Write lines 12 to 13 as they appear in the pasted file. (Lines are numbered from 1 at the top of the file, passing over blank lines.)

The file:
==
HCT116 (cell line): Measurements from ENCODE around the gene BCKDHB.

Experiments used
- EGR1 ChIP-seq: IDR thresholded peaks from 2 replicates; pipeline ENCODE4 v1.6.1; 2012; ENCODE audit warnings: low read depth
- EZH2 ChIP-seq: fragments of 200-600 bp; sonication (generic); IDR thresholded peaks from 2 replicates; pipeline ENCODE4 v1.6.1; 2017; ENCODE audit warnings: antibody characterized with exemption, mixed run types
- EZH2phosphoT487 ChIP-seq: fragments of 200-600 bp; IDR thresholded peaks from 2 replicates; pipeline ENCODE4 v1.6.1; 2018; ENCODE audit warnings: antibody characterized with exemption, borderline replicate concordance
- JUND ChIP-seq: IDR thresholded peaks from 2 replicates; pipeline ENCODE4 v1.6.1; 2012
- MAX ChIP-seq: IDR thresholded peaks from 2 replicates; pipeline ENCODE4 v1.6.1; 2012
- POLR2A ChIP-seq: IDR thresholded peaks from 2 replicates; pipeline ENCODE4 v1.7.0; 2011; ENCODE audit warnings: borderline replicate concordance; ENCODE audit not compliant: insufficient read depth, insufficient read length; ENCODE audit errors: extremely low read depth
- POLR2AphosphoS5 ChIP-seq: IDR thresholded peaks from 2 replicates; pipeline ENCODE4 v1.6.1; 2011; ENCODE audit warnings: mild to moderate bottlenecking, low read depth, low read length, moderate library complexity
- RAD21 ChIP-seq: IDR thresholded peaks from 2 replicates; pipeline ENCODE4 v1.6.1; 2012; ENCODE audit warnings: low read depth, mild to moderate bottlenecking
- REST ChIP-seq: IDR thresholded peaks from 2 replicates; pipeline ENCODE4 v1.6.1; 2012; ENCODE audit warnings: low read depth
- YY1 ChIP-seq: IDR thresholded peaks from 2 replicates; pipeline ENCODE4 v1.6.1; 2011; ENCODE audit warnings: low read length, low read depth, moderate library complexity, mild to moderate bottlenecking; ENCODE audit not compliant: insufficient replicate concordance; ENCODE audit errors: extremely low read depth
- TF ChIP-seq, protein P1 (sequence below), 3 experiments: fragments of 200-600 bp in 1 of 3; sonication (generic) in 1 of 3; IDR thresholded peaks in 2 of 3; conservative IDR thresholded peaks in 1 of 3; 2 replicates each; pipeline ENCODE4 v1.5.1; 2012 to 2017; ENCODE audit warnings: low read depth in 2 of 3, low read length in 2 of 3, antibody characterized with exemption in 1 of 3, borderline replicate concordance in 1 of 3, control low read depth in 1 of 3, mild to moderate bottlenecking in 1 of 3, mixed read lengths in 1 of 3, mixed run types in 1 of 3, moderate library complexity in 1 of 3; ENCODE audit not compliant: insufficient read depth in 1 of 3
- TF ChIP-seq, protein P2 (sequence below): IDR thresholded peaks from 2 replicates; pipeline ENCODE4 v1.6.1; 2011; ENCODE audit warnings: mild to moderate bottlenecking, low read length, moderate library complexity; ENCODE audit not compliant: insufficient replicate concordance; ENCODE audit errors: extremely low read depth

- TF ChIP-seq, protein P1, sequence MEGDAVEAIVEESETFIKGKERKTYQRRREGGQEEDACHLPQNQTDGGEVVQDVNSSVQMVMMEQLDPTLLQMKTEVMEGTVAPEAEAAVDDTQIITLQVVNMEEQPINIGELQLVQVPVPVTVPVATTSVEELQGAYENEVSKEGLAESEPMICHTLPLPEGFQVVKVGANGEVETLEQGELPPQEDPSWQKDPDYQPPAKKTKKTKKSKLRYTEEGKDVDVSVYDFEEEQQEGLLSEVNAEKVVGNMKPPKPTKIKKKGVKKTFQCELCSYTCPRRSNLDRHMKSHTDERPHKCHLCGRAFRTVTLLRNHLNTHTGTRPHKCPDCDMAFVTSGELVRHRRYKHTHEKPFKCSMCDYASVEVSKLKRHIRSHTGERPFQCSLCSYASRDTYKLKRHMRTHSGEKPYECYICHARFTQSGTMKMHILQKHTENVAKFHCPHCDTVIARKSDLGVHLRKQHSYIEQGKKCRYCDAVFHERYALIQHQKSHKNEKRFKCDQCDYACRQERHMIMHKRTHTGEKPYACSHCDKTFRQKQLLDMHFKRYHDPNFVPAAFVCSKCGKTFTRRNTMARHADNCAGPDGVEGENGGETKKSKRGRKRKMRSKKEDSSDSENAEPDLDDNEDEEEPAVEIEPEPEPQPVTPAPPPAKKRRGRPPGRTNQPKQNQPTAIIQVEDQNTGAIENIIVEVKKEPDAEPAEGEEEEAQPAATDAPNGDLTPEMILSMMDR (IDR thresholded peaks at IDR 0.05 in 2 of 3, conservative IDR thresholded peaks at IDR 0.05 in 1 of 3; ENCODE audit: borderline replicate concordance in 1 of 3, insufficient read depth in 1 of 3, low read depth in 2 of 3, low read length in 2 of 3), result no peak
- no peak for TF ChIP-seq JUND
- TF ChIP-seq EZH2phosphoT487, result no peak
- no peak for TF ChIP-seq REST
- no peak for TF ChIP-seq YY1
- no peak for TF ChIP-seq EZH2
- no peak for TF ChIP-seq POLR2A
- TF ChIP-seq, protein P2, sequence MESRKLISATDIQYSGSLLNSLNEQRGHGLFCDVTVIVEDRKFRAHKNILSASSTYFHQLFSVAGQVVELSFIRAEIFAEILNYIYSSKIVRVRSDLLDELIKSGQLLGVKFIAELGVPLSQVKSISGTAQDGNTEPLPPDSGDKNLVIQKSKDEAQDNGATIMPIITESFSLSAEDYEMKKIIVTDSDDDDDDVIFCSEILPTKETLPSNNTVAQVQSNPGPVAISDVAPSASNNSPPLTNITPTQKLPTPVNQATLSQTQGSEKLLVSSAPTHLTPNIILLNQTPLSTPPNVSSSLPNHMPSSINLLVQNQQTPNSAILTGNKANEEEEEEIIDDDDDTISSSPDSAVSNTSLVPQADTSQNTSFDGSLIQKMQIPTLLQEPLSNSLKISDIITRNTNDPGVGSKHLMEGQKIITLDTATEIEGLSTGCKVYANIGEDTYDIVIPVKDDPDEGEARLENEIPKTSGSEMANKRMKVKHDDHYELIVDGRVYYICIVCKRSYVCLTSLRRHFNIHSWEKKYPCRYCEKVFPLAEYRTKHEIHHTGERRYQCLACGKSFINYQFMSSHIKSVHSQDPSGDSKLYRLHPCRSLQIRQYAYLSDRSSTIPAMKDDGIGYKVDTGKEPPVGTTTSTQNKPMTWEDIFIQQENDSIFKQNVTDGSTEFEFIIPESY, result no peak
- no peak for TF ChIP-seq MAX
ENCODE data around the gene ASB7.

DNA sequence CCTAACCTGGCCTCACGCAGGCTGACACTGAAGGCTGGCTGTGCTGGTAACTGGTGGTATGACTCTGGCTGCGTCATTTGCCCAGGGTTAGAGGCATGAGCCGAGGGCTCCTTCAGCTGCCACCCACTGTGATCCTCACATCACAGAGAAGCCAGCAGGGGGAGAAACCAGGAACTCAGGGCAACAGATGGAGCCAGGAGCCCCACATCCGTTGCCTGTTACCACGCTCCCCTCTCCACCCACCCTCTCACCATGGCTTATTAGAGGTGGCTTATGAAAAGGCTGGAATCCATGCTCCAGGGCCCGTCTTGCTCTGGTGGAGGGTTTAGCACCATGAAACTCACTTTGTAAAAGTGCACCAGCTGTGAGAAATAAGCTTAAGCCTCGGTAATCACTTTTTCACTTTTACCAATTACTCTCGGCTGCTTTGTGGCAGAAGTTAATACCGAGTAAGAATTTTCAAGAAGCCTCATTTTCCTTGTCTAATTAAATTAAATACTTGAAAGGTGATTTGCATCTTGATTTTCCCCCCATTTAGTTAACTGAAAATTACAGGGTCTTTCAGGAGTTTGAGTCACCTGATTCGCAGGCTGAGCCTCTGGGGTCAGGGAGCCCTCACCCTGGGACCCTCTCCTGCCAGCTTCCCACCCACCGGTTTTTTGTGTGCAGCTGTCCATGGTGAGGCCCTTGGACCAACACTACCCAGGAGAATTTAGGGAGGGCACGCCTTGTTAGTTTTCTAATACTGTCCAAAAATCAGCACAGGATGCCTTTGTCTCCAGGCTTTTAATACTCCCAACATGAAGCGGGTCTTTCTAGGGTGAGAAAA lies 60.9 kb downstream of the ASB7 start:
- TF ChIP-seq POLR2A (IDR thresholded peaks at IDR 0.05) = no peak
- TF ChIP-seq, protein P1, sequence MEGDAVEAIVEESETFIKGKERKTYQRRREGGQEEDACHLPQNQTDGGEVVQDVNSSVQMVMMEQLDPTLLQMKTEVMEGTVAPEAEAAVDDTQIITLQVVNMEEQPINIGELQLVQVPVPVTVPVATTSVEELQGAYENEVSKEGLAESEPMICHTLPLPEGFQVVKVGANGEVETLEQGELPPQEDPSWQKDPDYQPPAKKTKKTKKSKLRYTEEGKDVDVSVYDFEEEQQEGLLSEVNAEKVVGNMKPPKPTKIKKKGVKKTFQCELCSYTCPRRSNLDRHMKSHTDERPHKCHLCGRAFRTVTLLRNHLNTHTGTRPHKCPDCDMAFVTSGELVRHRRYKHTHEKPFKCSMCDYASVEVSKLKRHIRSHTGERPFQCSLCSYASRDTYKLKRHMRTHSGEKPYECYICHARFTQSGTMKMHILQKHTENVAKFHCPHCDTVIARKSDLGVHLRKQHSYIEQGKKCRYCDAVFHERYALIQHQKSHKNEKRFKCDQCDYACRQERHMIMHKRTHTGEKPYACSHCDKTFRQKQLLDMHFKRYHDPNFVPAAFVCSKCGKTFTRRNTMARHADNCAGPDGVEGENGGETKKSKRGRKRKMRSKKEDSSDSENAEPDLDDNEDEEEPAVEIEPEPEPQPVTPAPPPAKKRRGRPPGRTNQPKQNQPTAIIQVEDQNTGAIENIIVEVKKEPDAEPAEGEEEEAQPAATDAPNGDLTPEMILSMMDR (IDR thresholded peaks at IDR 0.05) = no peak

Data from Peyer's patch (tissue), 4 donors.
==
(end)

- YY1 ChIP-seq: IDR thresholded peaks from 2 replicates; pipeline ENCODE4 v1.6.1; 2011; ENCODE audit warnings: low read length, low read depth, moderate library complexity, mild to moderate bottlenecking; ENCODE audit not compliant: insufficient replicate concordance; ENCODE audit errors: extremely low read depth
- TF ChIP-seq, protein P1 (sequence below), 3 experiments: fragments of 200-600 bp in 1 of 3; sonication (generic) in 1 of 3; IDR thresholded peaks in 2 of 3; conservative IDR thresholded peaks in 1 of 3; 2 replicates each; pipeline ENCODE4 v1.5.1; 2012 to 2017; ENCODE audit warnings: low read depth in 2 of 3, low read length in 2 of 3, antibody characterized with exemption in 1 of 3, borderline replicate concordance in 1 of 3, control low read depth in 1 of 3, mild to moderate bottlenecking in 1 of 3, mixed read lengths in 1 of 3, mixed run types in 1 of 3, moderate library complexity in 1 of 3; ENCODE audit not compliant: insufficient read depth in 1 of 3